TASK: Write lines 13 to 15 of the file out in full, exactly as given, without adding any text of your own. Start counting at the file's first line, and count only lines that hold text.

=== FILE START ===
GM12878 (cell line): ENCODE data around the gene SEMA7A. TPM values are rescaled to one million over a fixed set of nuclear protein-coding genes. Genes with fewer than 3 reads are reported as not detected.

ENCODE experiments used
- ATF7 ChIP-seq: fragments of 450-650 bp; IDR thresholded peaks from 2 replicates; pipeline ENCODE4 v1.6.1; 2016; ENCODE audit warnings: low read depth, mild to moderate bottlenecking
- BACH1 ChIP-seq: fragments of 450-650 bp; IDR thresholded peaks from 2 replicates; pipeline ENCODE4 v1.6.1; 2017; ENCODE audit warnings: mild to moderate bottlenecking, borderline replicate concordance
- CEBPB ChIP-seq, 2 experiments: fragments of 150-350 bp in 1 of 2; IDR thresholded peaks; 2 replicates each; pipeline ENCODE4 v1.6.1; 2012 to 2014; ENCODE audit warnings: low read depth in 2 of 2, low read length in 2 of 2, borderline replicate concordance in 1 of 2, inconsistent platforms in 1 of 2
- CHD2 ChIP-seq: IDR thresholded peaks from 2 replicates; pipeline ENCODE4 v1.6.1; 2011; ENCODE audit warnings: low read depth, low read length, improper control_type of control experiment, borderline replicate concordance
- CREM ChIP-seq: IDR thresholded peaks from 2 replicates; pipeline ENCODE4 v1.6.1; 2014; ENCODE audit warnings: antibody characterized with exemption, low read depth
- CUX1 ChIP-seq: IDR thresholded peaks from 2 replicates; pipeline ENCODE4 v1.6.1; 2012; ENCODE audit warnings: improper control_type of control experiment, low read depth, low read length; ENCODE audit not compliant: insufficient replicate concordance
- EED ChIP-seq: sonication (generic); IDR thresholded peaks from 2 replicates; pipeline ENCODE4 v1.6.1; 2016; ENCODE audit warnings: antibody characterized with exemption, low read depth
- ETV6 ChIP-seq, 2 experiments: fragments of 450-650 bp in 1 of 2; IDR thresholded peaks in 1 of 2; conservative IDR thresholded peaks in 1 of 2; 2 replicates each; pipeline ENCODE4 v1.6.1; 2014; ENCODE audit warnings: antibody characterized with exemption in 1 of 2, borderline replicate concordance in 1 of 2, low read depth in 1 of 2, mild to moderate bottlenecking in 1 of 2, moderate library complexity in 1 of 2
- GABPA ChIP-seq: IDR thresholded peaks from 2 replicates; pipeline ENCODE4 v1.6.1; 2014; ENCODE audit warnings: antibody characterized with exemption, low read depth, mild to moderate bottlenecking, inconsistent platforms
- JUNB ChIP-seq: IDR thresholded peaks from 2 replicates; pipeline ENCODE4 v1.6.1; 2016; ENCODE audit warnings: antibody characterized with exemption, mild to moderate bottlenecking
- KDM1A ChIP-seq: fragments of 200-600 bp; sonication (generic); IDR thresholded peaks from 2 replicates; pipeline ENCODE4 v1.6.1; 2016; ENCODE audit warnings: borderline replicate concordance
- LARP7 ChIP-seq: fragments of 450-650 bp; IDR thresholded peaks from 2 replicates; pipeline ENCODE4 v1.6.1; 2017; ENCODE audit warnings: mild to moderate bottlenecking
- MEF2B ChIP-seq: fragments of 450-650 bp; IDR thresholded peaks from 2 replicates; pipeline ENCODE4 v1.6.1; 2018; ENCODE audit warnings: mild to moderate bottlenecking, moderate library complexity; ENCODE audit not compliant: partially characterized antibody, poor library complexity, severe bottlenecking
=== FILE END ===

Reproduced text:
- KDM1A ChIP-seq: fragments of 200-600 bp; sonication (generic); IDR thresholded peaks from 2 replicates; pipeline ENCODE4 v1.6.1; 2016; ENCODE audit warnings: borderline replicate concordance
- LARP7 ChIP-seq: fragments of 450-650 bp; IDR thresholded peaks from 2 replicates; pipeline ENCODE4 v1.6.1; 2017; ENCODE audit warnings: mild to moderate bottlenecking
- MEF2B ChIP-seq: fragments of 450-650 bp; IDR thresholded peaks from 2 replicates; pipeline ENCODE4 v1.6.1; 2018; ENCODE audit warnings: mild to moderate bottlenecking, moderate library complexity; ENCODE audit not compliant: partially characterized antibody, poor library complexity, severe bottlenecking